Howie Carr: Dear John: Skip daddy’s advice

Mar 03, 13 Howie Carr: Dear John: Skip daddy’s advice

They say the apple doesn’t fall far from the tree. But Boston City Councilor John Connolly better hope that old saw is wrong, because if he follows in the daffy footsteps of his hack father, he doesn’t have a prayer of unseating Mayor Mumbles Menino.

 

Actually, he already doesn’t have a prayer, unless Boston’s mayor for life suddenly decides to pull a Pope Benedict XVI, which seems less likely with each passing day, and each passing campaign-finance report.

 

Bad enough that John Connolly has the same name as the most corrupt FBI agent in history, but wherever he goes he reminds people of his dear old dad, the one-time statewide officeholder unaffectionately known as “the Secretary of Space.”

 

The Connollys — the Kmart Kennedys of Roslindale.

Let me put it another way: If you liked Flats Flaherty and his scheming family of Southie tinkers, you’ll love the Connolly clan.

 

A call was placed to Don’t-Call-Me-Zip’s flack Friday afternoon. The question was: Is Poppa Mike serving as a campaign adviser to the chip off the old block?

 

“I’ll get right back to you,” the flack said.

 

When the phone didn’t ring, I knew it was her. But you can’t argue with the strategy. Keep the crazy uncle (or in this case dad) locked up in the attic.

 

Mike Connolly was the secretary of state from 1978 to 1994. He retired in 1995 at age 46 and for the past 18 years has since been collecting a state pension of $29,320 a year.

 

There are countless stories about Mike’s nutty behavior, but one will suffice. In 1982, junkie actor John Belushi died of a drug overdose in Hollywood. Mike Connolly wanted to lower the flag at the State House to half staff.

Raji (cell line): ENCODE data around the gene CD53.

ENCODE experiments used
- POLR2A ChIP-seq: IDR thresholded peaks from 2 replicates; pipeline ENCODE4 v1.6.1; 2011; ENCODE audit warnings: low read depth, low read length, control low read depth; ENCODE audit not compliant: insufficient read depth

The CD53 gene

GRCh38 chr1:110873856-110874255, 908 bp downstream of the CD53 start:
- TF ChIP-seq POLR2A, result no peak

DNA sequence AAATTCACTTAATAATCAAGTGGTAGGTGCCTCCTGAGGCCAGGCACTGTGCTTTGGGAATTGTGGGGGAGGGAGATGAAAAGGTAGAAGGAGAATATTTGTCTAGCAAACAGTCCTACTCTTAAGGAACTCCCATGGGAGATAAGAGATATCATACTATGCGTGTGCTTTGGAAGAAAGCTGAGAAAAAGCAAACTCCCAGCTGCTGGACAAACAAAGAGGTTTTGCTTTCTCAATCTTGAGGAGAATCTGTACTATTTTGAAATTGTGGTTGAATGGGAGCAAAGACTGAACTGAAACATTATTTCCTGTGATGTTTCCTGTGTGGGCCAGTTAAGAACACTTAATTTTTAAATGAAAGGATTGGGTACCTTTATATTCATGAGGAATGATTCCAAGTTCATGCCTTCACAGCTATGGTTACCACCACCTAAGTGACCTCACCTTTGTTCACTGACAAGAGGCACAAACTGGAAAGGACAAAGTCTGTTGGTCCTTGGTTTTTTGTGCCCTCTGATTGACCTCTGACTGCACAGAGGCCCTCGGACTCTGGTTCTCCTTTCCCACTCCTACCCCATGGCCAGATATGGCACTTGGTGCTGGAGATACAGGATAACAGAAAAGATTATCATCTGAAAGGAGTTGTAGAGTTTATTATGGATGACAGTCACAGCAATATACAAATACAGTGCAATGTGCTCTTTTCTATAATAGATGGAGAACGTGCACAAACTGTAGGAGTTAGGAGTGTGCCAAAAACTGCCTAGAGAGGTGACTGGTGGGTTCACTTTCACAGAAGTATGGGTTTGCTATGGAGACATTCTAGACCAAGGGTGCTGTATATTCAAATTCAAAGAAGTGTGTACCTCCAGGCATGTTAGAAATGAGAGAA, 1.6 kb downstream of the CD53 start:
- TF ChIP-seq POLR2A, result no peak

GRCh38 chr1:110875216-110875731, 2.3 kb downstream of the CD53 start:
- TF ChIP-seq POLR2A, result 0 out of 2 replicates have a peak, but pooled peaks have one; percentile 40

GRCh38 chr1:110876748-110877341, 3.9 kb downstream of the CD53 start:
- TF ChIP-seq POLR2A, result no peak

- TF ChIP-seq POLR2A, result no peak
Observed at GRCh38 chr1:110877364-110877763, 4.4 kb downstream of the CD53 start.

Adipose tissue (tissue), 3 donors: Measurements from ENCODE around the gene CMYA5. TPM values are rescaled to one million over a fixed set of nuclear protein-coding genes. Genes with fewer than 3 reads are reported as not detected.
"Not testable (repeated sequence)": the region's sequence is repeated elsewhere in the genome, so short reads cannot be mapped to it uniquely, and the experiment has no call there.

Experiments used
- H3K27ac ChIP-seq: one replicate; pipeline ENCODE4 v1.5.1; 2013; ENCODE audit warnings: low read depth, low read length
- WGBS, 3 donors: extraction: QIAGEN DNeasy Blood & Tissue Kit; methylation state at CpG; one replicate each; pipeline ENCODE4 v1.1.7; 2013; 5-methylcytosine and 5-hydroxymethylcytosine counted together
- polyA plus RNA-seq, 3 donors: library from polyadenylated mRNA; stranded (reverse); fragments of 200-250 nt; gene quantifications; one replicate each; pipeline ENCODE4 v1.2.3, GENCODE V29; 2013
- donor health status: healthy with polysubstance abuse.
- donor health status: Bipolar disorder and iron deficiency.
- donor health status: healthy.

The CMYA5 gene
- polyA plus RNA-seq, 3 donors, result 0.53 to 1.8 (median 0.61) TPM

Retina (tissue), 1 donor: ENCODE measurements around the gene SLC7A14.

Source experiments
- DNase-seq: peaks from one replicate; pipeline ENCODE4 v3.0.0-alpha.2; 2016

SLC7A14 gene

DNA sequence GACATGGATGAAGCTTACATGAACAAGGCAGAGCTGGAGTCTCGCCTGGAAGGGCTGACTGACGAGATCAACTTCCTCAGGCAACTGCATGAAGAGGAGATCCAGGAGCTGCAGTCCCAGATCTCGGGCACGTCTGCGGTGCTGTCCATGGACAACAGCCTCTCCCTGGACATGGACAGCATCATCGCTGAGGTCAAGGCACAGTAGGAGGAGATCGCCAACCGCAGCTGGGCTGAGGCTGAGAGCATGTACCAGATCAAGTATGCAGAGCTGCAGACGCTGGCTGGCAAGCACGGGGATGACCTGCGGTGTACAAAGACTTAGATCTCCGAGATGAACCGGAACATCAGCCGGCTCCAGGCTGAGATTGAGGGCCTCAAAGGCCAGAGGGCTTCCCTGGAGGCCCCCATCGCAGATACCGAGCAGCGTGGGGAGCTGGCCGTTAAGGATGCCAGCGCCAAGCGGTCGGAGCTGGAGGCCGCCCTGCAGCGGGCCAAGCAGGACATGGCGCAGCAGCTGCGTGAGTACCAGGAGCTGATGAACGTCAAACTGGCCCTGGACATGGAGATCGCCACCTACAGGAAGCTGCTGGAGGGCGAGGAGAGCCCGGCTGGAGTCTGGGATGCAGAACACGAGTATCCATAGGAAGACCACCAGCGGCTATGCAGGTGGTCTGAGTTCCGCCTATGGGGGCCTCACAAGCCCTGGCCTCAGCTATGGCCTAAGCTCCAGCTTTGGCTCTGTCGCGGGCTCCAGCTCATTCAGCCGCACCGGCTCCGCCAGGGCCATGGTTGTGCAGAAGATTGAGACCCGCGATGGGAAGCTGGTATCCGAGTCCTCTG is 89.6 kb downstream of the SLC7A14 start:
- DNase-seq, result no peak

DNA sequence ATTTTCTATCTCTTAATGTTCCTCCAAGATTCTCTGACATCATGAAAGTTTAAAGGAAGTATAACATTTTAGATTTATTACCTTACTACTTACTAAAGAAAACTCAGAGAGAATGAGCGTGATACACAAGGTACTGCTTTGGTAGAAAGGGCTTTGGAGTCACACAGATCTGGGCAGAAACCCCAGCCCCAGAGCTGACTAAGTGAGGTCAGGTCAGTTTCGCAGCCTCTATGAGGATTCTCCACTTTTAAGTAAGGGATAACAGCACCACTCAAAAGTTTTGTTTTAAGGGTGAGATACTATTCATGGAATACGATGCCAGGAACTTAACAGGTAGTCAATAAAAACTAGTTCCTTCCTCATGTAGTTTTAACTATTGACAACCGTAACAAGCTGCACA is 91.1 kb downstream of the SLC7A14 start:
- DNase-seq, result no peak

Anyway, Mike’s sister is named Paula. She’s married to a former Boston city councilor named Jimmy Connolly, which makes her Paula Connolly Connolly. In the early 1990s, Jimmy Connolly fell in with then-Lt. Gov. Paul Cellucci. He raised money, big money, for his new Republican pal.

 

Pretty soon Jimmy’s sister-in-law, Mike’s wife, Lynda, was appointed to a judgeship by Gov. Bill Weld, just before he turned over the Corner Office to Jimmy Connolly’s patron Cellucci. Another nationwide search.

 

On Friday, Lynda retired from the bench at age 65 as the $135,124-a-year chief justice of the district court. If young John’s mom takes her full state pension, she’ll be grabbing $101,343 a year; should she decide to leave survivor’s benefits to Mike, it’s a mere $90,418.

 

When the city councilor says we can’t afford to keep paying these huge salaries, he knows whereof he speaks. He makes $87,500 a year from the city, by the way.

 

That’s in addition to his private law practice, which until recently included a partner who left after being appointed to a judgeship by Gov. Deval Patrick. Did somebody say nationwide search?

 

Retiring at age 46, Mike needed a job, as opposed to work. A year after Lynda Connolly wedged her snout into the public trough, Jimmy Connolly’s patron Gov. Cellucci appointed Mike Connolly to a six-year term on the Boston Licensing Board.

 

Pay: $75,000 a year, in addition of course to the pension he was already grabbing. Plus he got an office and a parking space at City Hall.

Under Republican governors, Mike kept his “job” for 12 years. But in 2011, Mike Connolly filed for unemployment. He hadn’t been fired, he just hadn’t been reappointed to another term. But he couldn’t pass up an opportunity to separate $500 more or so a week from the taxpayers. It’s the Connolly M.O.

 

Mike is also a movie producer. He made a film initially titled “The Gentleman from Boston,” then later changed to “Beacon Hill.” I was brought into the film late to tie up a few loose ends in the plot by delivering a short monologue as a radio talk-show host. Call me a deus ex machina. At the end of my explanatory screed, Mike cut to a scene of the corrupt Speaker in a car yelling at his driver, “Turn that bleep off!”

 

Funny, I found myself saying the exact same thing to the TV last week whenever I heard John Connolly talking about “reform” and “cleaning house” at City Hall.